Chapter 9 from What Happened to Sin, by Seán Fagan. S.M.
The Columba Press, 2008.
Whatever about the therapy required to deal with neurotic guilt, there is a sure-fire remedy available for real guilt and sin, namely repentance, atonement and forgiveness. On the level of human relationships there is a sense of new life and fresh start when an apology has been accepted and the broken strands of love brought together again. But when the forgiveness comes through the sacramental action of the Church, backed by the authority and power of Jesus himself, it can bring a peace not of this world. Christians through the centuries have experienced sacramental confession as a real safety-valve for their accumulated burden of guilt, and received the words of absolution as a healing balm for mind and heart. But, like so many other elements in the life of the Church, our experience of God’s forgiveness in the sacrament of penance had its own historical development through the centuries. Christ empowered his Church to forgive sins in his name, but it took over a thousand years for the sacrament to develop into the form in which we know it today. Most people would be surprised to hear that St. Augustine never went to confession, and that for centuries the saintly bishops of Gaul preached that one should do penance, but go to confession only on one’s deathbed.
It would be a mistake to imagine that we have nothing to learn from the past, or to think that developments in the Church have always been for the best because they were directly under the guidance of the Holy Spirit. In fact, history is there to show that Christ’s promise of being with his Church until the end of time is no guarantee against its making mistakes. The Church is not only a community of sinners needing constant reform and continual conversion, but a human family subject to the ordinary laws of human growth. This growth has its share of groping and stumbling, experimenting and learning. It brings into the future not only its successes, but also the traces of some of its less happy experiences and even its mistakes and failures. Thus, our present understanding and practice of the sacrament of penance is not all that it could be and we have no idea of what the future may bring. The new rites of celebration are an attempt to improve it, but they will have little effect unless the faithful (including bishops and priests) have a proper understanding of sin, repentance, conversion, reconciliation, penance and the sacramental celebration of God’s forgiveness. Such an understanding, of course, will be coloured by our notion of God, of the Church and of sacraments in general.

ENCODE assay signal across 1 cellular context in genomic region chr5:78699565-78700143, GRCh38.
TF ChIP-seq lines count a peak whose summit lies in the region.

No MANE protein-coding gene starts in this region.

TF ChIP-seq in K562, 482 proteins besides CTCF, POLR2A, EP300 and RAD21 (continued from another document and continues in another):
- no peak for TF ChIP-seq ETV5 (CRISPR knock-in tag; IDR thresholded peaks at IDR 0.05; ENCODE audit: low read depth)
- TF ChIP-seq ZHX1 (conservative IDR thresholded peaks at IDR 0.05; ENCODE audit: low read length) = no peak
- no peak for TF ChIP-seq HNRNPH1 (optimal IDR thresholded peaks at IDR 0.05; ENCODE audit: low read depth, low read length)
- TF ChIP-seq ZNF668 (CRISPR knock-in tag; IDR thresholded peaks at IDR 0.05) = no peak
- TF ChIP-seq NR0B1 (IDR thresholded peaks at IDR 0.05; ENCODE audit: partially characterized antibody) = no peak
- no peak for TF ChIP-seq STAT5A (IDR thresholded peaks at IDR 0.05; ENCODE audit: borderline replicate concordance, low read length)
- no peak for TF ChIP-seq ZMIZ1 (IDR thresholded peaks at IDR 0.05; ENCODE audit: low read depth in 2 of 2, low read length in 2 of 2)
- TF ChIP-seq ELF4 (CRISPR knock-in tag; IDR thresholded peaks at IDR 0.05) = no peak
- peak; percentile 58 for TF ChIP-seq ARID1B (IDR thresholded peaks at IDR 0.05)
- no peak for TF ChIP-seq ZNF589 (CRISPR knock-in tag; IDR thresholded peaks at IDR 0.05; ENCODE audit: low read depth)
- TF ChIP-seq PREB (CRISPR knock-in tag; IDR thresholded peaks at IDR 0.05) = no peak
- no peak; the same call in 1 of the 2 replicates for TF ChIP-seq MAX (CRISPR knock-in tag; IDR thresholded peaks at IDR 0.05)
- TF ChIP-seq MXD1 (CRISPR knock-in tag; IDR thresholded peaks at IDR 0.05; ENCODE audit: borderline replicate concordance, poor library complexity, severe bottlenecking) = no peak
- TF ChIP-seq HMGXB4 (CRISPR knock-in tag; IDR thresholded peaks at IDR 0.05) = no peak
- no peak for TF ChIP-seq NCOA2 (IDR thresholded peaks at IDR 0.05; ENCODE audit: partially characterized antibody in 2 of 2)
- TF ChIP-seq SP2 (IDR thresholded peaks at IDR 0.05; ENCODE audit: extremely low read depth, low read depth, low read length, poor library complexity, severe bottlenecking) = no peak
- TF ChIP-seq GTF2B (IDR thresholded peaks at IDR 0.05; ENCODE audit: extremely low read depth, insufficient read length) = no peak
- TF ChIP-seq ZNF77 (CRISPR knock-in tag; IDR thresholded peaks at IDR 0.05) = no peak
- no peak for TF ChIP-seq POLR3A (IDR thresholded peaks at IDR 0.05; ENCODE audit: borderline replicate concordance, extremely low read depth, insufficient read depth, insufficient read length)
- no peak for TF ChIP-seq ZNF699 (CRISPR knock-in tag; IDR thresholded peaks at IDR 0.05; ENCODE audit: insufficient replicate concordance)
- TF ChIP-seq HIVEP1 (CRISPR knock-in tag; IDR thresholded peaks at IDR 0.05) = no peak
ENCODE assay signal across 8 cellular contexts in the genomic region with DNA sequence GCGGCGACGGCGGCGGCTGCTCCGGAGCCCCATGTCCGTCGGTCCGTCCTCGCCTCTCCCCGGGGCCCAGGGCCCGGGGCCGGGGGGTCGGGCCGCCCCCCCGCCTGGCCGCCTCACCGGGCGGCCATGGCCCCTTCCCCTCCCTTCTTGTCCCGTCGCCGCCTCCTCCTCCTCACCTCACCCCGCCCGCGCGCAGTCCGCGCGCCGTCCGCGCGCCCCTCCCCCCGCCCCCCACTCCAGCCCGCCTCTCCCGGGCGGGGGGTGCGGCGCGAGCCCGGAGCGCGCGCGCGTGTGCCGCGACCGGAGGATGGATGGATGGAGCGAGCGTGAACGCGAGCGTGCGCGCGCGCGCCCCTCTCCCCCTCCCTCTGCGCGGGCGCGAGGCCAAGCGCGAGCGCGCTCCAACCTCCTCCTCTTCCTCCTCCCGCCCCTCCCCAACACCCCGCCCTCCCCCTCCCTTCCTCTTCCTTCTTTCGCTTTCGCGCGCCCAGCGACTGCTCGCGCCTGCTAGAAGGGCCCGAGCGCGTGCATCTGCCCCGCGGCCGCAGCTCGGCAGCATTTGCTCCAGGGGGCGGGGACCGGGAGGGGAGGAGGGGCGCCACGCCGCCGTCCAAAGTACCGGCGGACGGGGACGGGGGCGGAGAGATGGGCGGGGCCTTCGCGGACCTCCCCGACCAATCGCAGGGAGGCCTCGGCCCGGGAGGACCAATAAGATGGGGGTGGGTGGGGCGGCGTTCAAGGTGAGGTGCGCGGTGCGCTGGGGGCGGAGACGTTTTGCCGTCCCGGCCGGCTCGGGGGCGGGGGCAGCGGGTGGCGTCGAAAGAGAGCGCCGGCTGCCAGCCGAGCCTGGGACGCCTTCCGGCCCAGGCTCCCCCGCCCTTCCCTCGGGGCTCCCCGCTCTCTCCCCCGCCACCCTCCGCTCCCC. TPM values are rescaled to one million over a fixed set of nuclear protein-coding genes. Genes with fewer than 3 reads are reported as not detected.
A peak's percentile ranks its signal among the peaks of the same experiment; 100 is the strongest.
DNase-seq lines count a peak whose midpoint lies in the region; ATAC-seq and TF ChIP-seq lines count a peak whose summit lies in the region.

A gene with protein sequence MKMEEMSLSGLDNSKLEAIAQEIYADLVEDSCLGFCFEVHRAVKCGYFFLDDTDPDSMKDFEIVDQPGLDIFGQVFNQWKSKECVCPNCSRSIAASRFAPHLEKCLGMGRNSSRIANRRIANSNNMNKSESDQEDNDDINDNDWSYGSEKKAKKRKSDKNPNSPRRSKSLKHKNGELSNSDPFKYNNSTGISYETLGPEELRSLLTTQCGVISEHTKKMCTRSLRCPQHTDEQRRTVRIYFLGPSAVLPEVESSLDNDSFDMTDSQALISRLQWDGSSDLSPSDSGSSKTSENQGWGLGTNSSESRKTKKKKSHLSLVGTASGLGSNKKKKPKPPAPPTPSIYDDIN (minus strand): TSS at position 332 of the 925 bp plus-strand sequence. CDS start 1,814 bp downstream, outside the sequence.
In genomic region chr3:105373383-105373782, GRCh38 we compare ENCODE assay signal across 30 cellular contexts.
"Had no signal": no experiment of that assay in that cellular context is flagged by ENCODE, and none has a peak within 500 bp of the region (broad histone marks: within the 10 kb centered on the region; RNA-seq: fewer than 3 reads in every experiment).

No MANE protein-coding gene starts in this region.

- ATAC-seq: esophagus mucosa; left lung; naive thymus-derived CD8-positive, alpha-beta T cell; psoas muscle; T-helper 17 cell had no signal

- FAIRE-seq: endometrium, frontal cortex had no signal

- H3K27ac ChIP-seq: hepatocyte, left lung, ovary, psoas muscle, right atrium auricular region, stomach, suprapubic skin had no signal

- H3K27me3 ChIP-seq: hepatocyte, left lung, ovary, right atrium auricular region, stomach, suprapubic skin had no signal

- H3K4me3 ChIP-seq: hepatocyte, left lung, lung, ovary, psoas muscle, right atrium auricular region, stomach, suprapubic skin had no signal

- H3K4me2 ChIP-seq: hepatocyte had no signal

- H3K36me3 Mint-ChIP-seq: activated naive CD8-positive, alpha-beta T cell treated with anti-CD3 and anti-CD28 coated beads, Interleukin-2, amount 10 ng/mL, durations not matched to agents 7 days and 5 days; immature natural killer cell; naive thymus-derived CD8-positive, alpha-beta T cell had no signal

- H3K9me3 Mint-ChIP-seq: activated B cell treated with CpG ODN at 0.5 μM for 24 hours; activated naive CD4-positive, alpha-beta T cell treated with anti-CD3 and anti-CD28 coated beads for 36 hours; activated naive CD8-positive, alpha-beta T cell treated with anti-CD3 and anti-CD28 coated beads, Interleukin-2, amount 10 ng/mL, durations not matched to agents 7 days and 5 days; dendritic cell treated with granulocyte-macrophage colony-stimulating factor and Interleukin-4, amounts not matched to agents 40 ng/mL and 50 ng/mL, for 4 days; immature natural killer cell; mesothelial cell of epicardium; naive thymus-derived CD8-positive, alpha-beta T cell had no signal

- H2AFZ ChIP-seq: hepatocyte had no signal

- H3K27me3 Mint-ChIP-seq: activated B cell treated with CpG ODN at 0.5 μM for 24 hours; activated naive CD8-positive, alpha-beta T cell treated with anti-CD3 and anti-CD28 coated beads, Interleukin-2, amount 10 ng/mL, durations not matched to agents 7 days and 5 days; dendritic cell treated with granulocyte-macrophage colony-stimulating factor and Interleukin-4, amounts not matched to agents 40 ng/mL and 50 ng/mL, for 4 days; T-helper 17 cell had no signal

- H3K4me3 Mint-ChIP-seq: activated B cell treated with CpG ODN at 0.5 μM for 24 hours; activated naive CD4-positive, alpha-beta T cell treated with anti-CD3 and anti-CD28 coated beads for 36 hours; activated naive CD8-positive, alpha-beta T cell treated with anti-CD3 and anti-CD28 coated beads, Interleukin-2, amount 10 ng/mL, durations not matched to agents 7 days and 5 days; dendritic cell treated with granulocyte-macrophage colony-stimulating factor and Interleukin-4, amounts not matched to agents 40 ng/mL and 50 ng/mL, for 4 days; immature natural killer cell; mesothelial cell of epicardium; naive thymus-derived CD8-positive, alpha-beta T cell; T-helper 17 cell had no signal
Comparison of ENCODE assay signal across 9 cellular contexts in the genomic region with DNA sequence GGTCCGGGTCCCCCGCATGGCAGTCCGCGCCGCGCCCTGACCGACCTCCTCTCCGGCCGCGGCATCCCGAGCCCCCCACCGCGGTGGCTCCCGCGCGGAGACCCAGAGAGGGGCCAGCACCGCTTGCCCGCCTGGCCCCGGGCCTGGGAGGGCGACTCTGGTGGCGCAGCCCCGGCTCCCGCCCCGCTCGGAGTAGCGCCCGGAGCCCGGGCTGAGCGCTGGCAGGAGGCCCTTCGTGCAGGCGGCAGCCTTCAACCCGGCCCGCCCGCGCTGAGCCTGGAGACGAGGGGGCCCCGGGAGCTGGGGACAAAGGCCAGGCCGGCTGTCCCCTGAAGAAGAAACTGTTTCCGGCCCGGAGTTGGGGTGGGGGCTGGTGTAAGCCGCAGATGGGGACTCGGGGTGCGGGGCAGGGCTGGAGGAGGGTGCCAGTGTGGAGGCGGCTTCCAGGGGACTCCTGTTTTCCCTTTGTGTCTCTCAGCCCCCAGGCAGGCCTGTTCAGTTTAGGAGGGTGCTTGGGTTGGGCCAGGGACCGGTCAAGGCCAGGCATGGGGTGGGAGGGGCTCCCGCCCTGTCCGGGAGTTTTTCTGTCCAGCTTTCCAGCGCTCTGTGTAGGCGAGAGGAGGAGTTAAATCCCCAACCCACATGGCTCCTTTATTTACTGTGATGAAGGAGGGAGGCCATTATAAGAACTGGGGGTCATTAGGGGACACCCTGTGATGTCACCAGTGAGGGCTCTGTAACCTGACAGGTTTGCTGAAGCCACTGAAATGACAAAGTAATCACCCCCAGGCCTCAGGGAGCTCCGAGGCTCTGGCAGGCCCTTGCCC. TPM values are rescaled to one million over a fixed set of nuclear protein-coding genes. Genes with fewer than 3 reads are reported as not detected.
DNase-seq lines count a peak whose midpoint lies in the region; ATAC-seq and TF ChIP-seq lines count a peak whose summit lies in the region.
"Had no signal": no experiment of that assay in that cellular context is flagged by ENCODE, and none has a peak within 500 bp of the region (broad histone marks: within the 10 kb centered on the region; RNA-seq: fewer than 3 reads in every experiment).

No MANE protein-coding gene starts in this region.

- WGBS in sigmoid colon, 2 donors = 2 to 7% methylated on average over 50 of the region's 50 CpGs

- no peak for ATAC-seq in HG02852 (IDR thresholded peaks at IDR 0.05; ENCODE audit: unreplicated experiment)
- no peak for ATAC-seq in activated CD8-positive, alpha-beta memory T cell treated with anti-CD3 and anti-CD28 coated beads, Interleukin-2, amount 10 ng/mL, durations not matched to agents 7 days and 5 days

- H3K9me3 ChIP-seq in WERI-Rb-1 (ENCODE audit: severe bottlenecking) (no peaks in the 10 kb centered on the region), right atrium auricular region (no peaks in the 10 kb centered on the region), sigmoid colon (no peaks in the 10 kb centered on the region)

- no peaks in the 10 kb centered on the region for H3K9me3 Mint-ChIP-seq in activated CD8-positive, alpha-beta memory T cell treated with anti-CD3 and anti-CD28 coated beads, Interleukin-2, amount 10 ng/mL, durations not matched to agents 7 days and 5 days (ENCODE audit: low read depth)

Too many people still have a taboo notion of morality and a magical idea of the sacraments. The impression is still abroad that only in confession are sins really forgiven; an act of perfect contrition is supposed to achieve the same result, but one needs to be almost a saint to make one, in which case it would not be needed in the first place. Some confessors are still preaching the ‘gas-station’ concept of grace: one can never get enough of a good thing, and frequent confession keeps one continually ‘topped up’. Few people see any intimate connection between the sacrament of penance and the penitential elements of prayer, fasting and almsgiving involved in conversion. Many use the sacrament simply as a ‘guilt-shedding process’ with little real experience of reconciliation or spiritual growth. Some confess the same ‘laundry list’ each time and yet are dissatisfied because it does not enable them to cope with all the sinfulness they are conscious of. The present practice of private confession cannot deal with communal responsibility for the sinful structures of society or a sinful climate of opinion. Others are so concerned about law and measurement that their confession leaves large areas of morality untouched because there are no specific laws covering them, or they are not easily measured. Since the Humanae Vitae debate, many people who feel free in conscience to practice contraception nevertheless feel guilty about not mentioning it in confession. Those who do confess it ‘shop around’ for a sympathetic priest, and they feel the variety of views and attitudes confusing. They wonder about the priest’s precise role as confessor.